The proposals from D.C. Council member Brooke Pinto, a Democrat, include a provision to allow police to randomly search persons on pretrial release who are charged with violent offenses. Random searches also would be allowed for persons on parole, probation or court-ordered supervision.
     It drew a quick warning in a letter from D.C. Superior Court Chief Judge Anita Josey-Herring and Court of Appeals Chief Judge Anna Blackburne-Rigsby. The letter said “the proposed legislation appears to violate the Fourth Amendment’s prohibition on warrantless searches of individuals without probable cause.”
     Pinto says dangers created by crime leave no better options.
     “We are experiencing a crisis of violence in the District, and we must address the gaps in our legal system in order to prevent the proliferation of violence in our communities,” she said in a statement. “Too many of our residents are afraid.”
     Other provisions of Pinto’s “Secure DC Plan” would increase police surveillance in densely trafficked areas and impose more restrictions and penalties for gun crime convictions.
     During the Capitol Hill security briefing, the chairman of Washington’s police union blamed the D.C. Council for contributing to crime by placing too many restrictions on police. They include greater chances for discipline in cases of police misconduct and bans on controversial tactics.
     “We have a city council that’s gone a little bit rogue against law enforcement,” said Greggory Pemberton.
     For more information, contact The Legal Forum ( at email: or phone: 202-479-7240.

Federal Judges Suspend 96-Year-Old Colleague
Who They Say Shows Mental Decline

     Judges from the Federal Circuit Court in Washington, D.C., last week suspended a 96-year-old fellow judge for one year after she refused to submit to a mental competency test.
     They accused Judge Pauline Newman of misconduct for not cooperating in their investigation.
     The other judges are trying to force her to retire after her colleagues complained her age is diminishing her ability to perform her job properly. Newman says the accusations are ill-founded and ageist.
     They also violate her rights as a federal judge appointed by the president for life, according to her attorney.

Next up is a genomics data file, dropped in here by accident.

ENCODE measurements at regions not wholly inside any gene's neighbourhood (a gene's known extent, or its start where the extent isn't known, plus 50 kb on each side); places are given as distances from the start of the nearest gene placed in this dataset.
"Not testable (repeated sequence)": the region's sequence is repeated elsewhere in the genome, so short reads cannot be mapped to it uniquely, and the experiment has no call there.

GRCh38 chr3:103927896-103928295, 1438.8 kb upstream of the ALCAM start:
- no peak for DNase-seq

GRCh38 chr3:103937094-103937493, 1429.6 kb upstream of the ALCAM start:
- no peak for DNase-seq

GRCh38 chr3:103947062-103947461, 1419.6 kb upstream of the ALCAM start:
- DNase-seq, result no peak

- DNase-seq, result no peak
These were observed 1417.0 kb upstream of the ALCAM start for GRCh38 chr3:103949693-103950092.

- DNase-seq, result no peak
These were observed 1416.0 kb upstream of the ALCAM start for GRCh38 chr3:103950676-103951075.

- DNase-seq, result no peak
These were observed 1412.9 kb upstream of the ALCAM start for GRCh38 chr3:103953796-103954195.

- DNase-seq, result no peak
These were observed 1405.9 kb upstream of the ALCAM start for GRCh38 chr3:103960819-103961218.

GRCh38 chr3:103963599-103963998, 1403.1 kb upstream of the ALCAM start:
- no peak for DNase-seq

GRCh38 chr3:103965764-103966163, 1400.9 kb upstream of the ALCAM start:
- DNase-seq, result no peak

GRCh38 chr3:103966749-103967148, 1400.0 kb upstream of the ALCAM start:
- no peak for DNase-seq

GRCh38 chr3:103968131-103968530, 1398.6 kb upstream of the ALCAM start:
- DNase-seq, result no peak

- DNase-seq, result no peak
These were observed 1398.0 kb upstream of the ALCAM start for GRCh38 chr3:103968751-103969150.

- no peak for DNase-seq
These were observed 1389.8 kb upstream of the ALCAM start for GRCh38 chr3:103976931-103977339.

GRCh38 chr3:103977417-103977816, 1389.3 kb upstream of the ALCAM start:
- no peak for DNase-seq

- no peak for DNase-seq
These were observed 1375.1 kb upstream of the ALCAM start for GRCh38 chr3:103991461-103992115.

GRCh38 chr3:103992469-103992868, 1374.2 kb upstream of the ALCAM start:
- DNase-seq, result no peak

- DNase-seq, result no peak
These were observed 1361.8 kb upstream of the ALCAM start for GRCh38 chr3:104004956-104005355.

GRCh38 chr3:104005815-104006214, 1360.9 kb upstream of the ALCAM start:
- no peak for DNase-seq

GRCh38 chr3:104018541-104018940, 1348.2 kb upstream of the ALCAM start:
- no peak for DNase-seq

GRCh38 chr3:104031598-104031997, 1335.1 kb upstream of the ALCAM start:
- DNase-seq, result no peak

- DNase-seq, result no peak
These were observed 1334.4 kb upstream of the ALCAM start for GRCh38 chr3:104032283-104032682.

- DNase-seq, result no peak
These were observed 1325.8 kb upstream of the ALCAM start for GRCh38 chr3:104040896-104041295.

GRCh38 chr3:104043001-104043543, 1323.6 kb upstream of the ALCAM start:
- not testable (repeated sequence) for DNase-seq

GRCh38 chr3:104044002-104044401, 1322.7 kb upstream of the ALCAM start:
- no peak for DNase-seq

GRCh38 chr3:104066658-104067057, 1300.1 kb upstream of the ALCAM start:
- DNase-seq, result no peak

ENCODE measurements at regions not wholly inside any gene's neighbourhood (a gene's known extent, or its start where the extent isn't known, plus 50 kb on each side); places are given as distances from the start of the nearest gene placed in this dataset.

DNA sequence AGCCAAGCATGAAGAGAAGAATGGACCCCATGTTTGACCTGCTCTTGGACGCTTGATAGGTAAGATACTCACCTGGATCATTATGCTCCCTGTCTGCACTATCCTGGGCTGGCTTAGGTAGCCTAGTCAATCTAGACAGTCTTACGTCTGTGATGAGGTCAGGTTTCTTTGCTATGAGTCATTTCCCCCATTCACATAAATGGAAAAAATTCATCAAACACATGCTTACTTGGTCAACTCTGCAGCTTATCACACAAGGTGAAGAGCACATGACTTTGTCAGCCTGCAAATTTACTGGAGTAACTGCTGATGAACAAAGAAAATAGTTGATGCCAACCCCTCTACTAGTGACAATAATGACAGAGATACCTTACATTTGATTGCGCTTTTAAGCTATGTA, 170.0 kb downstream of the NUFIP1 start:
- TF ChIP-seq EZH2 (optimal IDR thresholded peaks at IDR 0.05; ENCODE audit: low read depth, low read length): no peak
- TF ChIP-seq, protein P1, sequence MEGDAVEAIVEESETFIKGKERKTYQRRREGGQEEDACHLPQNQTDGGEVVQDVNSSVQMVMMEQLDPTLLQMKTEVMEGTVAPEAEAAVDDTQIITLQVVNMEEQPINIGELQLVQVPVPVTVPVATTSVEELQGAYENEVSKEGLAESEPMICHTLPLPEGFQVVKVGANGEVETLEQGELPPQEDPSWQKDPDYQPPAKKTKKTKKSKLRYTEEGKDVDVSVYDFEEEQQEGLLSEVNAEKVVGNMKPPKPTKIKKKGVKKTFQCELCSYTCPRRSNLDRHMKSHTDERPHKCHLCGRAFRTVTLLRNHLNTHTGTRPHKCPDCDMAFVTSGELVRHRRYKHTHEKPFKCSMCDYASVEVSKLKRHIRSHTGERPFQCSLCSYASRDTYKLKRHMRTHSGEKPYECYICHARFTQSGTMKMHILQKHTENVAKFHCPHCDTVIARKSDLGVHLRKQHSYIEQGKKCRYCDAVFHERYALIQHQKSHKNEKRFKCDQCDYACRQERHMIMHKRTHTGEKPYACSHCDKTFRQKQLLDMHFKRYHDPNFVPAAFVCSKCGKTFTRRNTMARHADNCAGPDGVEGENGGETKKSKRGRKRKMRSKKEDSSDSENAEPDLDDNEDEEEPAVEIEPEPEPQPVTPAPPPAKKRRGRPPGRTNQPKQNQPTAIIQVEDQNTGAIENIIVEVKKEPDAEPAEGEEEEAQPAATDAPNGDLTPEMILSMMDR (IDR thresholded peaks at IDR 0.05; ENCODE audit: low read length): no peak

The dispute again raises the issue of how much is too much in lifetime appointments of federal judges. Some members of Congress have proposed term or age limits but so far have run up against the need to change the U.S. Constitution before they could force judges out sooner.
     A day before Newman’s suspension was announced, two congressmen introduced a bill that would set term limits of 18 years for Supreme Court justices.
     Term limits are “necessary because lifetime tenure on the United States Supreme Court leads to a Court that is insulated from, and unaccountable to, the American people, which is bad for democracy,” said Rep. Hank Johnson, D-Ga. 
     The U.S. Court of Appeals for the Federal Circuit presides over more specialized cases than the Supreme Court, such as patents, trademarks, government contracts and veterans’ benefits. 
     It was established in 1982, only two years before President Ronald Reagan appointed Newman to the court. It grants its judges the same lifetime tenure as the Supreme Court.
     Newman quickly established herself as a fierce defender of patent rights and a prolific dissenter in court rulings.
     Greg Dolin, her lead attorney in her attempt to retain her position on the court, said she often provides unique perspectives on the law. She dissents in about half the court’s opinions, compared with 5 percent of the time for most federal circuit judges.
     Her colleagues, such as Chief Judge Kimberly A. Moore, say her forgetfulness, occasional flares of temper and slow pace of work in the past two years show age is taking a toll that should make Newman retire.
     When Moore asked Newman to resign earlier this year, she refused. Moore then ordered the investigation of Newman’s competence, prompting the now 96-year-old to sue in May to keep her job.
     Moore convened a Judicial Council for the investigation and to make recommendations. In July, the panel of judges recommended suspension. Newman has not been assigned new cases since then.
     The Judicial Council said interviews with court staff demonstrated Newman’s “significant mental deterioration including memory loss, confusion, lack of comprehension, paranoia, anger, hostility, and severe agitation.”